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What's Up, Doc?

Equipping Physicians for the Future

Doctor and Stethoscope

No matter how brilliant, earning a medical degree does not automatically make one a good business leader. In fact, surprisingly few doctors are ever pegged to run hospitals and healthcare systems.

According to the American College of Healthcare Executives, just 3 percent of the 5,765 CEOs at its member hospitals are doctors, and only 3 percent of the 4,706 CEOs of its acute-care hospitals are physicians.

But the H. John Heinz III College is doing its part to change that through its Master of Medical Management (MMM) program. Ranked fourth in the country for physician executives by Modern Healthcare magazine, the MMM program trains doctors to step into leadership roles at healthcare institutions by teaching them how to manage information, strategies, people and organizations.

"Our program is able to draw on the resources of the entire university community to educate physicians in areas critical for health care management, such as business plan development, conflict resolution, negotiation and strategy, and leadership," said David Dausey, who is senior director of healthcare programs and initiatives.

Dausey added that the program is extremely convenient for the practicing physician, blending onsite and distance components.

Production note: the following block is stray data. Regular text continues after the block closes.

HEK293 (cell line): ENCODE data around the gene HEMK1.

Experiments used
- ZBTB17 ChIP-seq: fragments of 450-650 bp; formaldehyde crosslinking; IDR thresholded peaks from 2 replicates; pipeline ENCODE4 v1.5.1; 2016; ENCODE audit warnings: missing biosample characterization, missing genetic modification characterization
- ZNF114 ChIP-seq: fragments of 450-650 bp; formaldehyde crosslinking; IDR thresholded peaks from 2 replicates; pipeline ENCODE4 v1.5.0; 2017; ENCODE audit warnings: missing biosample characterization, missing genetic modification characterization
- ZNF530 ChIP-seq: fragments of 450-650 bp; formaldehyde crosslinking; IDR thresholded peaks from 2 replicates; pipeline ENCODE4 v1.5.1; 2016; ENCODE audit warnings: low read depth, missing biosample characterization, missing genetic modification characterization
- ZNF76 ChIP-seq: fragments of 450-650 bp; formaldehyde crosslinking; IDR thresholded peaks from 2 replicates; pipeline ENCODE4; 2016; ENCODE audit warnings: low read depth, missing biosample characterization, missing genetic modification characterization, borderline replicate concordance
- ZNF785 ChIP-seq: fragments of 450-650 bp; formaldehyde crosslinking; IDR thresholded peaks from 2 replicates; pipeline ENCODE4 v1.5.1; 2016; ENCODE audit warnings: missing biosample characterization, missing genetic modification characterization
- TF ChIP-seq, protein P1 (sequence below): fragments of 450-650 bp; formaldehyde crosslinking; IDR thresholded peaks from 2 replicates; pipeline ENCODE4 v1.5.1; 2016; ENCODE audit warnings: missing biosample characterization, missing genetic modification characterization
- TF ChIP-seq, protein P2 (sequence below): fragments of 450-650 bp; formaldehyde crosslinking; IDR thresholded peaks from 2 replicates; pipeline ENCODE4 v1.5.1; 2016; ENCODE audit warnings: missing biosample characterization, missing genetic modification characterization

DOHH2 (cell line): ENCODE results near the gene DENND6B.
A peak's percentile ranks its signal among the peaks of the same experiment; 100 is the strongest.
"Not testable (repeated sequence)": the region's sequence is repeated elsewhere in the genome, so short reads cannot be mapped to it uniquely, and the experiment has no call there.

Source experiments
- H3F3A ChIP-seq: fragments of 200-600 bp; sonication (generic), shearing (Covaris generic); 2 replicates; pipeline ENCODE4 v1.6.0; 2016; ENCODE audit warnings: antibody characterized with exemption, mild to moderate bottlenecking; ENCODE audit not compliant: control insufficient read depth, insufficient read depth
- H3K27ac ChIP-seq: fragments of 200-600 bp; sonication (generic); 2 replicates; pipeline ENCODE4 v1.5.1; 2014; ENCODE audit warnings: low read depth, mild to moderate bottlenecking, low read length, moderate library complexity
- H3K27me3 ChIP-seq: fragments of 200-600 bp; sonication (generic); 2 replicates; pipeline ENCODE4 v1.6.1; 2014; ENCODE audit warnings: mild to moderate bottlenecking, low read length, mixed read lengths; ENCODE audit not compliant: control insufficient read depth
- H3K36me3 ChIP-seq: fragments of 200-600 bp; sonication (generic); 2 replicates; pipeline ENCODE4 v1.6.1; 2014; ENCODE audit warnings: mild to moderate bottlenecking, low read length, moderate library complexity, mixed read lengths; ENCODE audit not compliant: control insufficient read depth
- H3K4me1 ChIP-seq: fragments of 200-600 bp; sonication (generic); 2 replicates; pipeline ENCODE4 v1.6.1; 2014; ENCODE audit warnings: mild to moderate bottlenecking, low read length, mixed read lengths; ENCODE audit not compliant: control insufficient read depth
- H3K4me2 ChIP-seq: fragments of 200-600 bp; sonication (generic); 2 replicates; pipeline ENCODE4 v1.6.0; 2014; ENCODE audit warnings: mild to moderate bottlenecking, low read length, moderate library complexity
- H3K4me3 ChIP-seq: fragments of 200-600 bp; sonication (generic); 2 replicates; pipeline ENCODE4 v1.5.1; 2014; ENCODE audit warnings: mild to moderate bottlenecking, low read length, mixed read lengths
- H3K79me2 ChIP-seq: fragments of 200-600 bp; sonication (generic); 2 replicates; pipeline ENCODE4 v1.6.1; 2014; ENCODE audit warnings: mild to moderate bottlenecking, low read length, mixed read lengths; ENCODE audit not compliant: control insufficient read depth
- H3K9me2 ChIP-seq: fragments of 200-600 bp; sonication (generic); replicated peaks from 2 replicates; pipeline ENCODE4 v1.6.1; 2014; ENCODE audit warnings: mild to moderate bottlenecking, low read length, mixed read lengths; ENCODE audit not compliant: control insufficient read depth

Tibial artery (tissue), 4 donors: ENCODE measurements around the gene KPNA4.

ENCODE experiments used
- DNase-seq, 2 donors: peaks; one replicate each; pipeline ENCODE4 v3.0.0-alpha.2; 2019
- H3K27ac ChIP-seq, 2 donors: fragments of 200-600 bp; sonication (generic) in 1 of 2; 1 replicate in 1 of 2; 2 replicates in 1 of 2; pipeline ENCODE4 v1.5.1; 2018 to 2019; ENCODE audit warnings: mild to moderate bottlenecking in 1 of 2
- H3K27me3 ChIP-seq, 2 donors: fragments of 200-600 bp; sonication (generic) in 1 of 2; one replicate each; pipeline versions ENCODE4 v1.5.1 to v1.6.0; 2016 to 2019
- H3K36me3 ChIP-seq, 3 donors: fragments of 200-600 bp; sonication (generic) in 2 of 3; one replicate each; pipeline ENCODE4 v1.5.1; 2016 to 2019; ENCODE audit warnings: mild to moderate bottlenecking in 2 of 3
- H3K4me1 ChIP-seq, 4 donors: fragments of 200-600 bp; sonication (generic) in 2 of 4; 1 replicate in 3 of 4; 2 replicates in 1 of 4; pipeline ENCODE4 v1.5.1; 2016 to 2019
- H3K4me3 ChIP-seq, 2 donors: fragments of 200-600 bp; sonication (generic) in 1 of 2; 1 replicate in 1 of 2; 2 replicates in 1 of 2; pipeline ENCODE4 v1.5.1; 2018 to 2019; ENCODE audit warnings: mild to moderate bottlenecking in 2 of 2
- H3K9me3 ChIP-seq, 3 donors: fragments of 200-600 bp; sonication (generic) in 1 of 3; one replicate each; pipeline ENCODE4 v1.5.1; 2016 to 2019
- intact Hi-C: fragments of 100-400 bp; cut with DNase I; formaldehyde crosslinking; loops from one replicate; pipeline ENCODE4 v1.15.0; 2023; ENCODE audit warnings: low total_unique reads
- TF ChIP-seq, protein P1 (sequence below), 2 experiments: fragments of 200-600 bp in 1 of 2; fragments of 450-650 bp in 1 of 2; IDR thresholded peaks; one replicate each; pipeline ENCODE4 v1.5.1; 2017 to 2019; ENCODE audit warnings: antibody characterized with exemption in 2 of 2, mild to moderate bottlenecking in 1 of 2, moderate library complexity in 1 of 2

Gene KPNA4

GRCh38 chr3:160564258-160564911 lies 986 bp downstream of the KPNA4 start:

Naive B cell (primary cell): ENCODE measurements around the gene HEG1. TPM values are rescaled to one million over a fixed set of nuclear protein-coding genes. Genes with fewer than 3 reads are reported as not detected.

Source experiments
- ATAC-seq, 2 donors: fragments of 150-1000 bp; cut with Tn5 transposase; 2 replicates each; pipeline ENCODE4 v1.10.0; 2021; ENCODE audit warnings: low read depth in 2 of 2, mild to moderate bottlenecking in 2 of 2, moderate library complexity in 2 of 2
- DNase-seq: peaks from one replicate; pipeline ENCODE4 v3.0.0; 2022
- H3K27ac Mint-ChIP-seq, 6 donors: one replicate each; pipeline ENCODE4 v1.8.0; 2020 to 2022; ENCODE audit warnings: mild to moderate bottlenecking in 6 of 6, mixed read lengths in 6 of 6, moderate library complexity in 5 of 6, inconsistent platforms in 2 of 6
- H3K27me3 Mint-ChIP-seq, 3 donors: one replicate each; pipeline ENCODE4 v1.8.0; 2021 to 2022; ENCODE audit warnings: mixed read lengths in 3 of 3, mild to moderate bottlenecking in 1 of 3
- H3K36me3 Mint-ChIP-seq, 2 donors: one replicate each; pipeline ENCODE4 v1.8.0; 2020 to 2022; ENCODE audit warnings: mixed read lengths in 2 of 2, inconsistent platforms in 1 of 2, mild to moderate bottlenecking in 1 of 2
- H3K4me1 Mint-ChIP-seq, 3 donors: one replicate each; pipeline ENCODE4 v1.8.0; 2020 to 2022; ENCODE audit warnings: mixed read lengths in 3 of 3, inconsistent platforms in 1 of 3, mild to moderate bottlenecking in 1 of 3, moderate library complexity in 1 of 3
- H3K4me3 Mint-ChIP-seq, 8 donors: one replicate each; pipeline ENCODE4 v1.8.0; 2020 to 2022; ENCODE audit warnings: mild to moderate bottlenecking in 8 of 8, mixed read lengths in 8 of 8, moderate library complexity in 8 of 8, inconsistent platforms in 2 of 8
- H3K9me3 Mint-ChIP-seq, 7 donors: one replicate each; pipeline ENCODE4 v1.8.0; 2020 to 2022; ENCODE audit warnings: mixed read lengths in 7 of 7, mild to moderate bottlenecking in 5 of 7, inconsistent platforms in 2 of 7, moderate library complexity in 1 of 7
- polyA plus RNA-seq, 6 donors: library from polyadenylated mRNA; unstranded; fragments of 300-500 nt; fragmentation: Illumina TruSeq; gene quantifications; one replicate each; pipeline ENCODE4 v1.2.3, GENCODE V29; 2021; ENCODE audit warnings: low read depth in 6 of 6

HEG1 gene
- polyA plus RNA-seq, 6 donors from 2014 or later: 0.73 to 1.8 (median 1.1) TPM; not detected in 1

"Physicians can complete the program in only 18 months," he said. "The program is designed to be compatible with the busy work schedules and lifestyles of physicians."

Dausey noted that physician executives must motivate and manage people in ways that create and maintain organizational excellence. The sound strategies taught within the program are designed to ensure an organization's ability to carry out its mission and meet the needs of its stakeholders, clients and partners.

"Physician leaders who build a strong understanding of healthcare economics and finance, marketing, regulations and policy, competitive analysis and planning are better positioned to exercise effective strategic guidance for their organizations," Dausey said.

Additionally, information technology is increasingly affecting all levels of healthcare organizations — from patient care to administrative functions.

"Physician executives must understand that technology to fully exploit the opportunities for improving quality and decision-making," Dausey said. "Carnegie Mellon is known around the world for its expertise in information technology. Our program draws on those resources to offer students a cutting-edge knowledge of health information technology."

Related Links: About the Program  |  Heinz College

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